Bonaire is a beautiful island full of dazzling people, natural wonders and amazing excursions for all who visit. Couples. Individuals. Groups. Families. All can find something to love about Bonaire – making it the ultimate multigenerational vacation.
Every year Bonaire wins “best of” scuba diving awards for shore diving. With nearly 80 sites accessible by land, in addition to the ability to jump off right from waterside resorts to scenic house reefs, it’s a great place to start.
If the children aren’t old enough to scuba, there are babysitters at a variety of resorts – but confirm before you book. Once the children are old enough to scuba, they’ll want to return to Bonaire again and again. “Once a visitor, always a friend.”
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Bonaire is one of the safest adventure destinations in the world for families with all ages. People here speak multiple languages, including the native language, Dutch, English and Spanish. U.S. currency is used in Bonaire and they have familiar driving rules. It has all the advantages of a European colony with U.S. touches. Little fuss. Just fun and a gorgeous place to explore for all ages.
Where is Bonaire?
Bonaire is located in Leeward Antilles in the Southern Caribbean about 60 miles off the Northeast coast of Venezuela. It’s the “B” in ABC islands, with nearby Aruba and Curacao. It’s the “B” in the BES islands, Bonaire, Sint Eustacius and Saba, important to Dutch economy and the reason why they use USD as currency.
Since 1636, the island has been governed by the Netherlands. The island was integrated into the Netherlands in 2010 when the “Netherlands Antilles” were dissolved, making the residents bona fide members of the Netherlands, rather than a colony. Eighty percent of Bonaire’s population are Dutch nationals.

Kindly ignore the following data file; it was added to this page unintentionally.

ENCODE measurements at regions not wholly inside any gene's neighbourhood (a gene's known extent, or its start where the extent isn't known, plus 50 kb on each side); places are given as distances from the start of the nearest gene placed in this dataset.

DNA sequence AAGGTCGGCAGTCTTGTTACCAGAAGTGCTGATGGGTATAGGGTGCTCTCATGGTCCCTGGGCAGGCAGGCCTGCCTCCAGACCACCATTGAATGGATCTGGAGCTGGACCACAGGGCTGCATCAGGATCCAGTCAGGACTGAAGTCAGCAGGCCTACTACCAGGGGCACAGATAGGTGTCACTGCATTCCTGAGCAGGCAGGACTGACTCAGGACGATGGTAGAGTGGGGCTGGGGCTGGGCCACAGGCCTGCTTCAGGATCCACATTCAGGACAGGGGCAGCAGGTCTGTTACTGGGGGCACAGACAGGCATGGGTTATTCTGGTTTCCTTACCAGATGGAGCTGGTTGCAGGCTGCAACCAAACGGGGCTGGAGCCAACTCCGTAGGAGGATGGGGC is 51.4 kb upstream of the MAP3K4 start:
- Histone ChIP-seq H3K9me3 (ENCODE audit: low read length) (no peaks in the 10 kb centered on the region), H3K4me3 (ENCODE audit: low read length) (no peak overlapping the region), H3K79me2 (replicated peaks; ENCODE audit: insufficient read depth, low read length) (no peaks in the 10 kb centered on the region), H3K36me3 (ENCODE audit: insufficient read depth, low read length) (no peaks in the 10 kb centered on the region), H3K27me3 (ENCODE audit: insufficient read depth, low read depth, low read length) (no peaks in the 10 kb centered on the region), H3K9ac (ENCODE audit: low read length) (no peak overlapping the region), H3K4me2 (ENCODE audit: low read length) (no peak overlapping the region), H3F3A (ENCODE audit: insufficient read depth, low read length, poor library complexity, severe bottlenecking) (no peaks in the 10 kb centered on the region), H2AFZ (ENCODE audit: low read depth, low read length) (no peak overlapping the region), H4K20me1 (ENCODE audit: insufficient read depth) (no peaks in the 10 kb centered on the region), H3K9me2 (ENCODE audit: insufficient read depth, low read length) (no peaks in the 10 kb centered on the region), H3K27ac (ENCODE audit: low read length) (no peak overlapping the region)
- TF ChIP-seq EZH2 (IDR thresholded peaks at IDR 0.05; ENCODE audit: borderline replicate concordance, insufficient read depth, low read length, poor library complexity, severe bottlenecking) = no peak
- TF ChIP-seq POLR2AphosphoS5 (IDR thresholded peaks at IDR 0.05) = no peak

The island of Bonaire is about 24 miles long and up to 5 miles wide.
The Bonaire airport, near the largest city on the island, Kralendijk, is Flamingo International Airport (BON), with its famously pink wall and decor. You are literally minutes from town.
What to Know Before Traveling to Bonaire
- Get cash (USD) to take with you. While credit cards are accepted at resorts, they are difficult to use in stores or restaurants and most shops in town.
- Take a money belt. Bonaire is an incredibly safe place to visit but pickpockets still work the crowds, especially when the cruise ship is in town (almost every day of the week). You’ll have no need for money at most of the (all-inclusive) resorts but mind your stash when you’re in town.
- Bonaire is the perfect place to obtain your PADI certification
- Take a refresher course on how to work a stick shift. Like Europe, the Bonaire rental car companies charge significantly more to rent an automatic transmission over a standard transmission.
- Plan your adventures – if you dive three times a day (two morning, one afternoon) with your family, what will your “alone” time be – a meal with your spouse, a side trip to Rincon, exploration of the lighthouses (exterior only), and what will you do your last day on the island – understanding that laying out by the pool is completely acceptable.
Challenges with travel to Bonaire
The biggest challenge traveling to Bonaire from the US will be your connecting city. Most flights arrive from either Houston or Atlanta. Many northern US flights won’t arrive in time for the Bonaire daily departure in Atlanta, so plan to stay overnight at an airport hotel – the Atlanta Airport Marriott Gateway is easily accessible via tram.